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US2626371A (en) * 1948-07-16 1953-01-20 Philco Corp Traveling wave tube attenuator
US2630544A (en) * 1948-03-20 1953-03-03 Philco Corp Traveling wave electronic tube
US2636148A (en) * 1950-10-02 1953-04-21 John E Gorham Modified traveling wave tube
US2641730A (en) * 1946-08-21 1953-06-09 Int Standard Electric Corp Velocity modulation amplifier tube
US2657305A (en) * 1947-01-28 1953-10-27 Hartford Nat Bank & Trust Co Traveling wave tube mixing apparatus
US2657328A (en) * 1947-01-13 1953-10-27 Hartford Nat Band And Trust Co Traveling wave amplifier tube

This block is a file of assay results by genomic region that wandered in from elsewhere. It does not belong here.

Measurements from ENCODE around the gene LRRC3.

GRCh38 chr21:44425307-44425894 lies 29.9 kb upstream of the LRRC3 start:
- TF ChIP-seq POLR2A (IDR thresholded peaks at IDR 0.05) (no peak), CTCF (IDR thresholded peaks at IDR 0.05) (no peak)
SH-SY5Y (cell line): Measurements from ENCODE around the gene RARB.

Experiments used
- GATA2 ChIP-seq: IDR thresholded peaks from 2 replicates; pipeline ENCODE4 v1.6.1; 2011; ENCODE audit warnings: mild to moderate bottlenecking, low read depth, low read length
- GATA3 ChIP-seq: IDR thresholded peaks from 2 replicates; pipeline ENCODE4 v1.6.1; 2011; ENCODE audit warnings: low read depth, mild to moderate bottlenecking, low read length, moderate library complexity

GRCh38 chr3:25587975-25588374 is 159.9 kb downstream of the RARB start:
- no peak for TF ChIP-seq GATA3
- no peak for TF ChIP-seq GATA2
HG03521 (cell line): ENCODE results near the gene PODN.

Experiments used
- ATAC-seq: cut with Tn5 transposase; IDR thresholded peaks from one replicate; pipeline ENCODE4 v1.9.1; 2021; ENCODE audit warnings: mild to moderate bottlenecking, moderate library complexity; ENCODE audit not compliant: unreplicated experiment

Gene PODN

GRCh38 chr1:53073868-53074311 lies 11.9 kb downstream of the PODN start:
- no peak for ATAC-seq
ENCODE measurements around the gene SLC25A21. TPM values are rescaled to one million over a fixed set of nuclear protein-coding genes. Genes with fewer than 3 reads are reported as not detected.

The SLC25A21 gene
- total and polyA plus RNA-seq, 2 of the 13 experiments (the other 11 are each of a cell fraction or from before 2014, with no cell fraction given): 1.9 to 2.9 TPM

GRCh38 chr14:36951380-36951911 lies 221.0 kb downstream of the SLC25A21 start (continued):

US2660689A (en) * 1947-08-01 1953-11-24 Int Standard Electric Corp Ultrahigh-frequency vacuum tube
US2661441A (en) * 1947-12-31 1953-12-01 Bell Telephone Labor Inc High-frequency amplifier
US2669674A (en) * 1948-09-09 1954-02-16 Hartford Nat Bank & Trust Co Traveling wave tube
US2679019A (en) * 1947-12-02 1954-05-18 Rca Corp High-frequency electron discharge device
US2692351A (en) * 1949-12-31 1954-10-19 Bell Telephone Labor Inc Electron beam amplifier
US2699519A (en) * 1949-10-17 1955-01-11 Csf Traveling wave tube comprising coupled output cavity resonators
US2712614A (en) * 1950-06-30 1955-07-05 Univ Leland Stanford Junior Travelling wave tubes
US2716202A (en) * 1950-06-20 1955-08-23 Bell Telephone Labor Inc Microwave amplifier electron discharge device
US2719936A (en) * 1949-09-14 1955-10-04 Rca Corp Electron tubes of the traveling wave type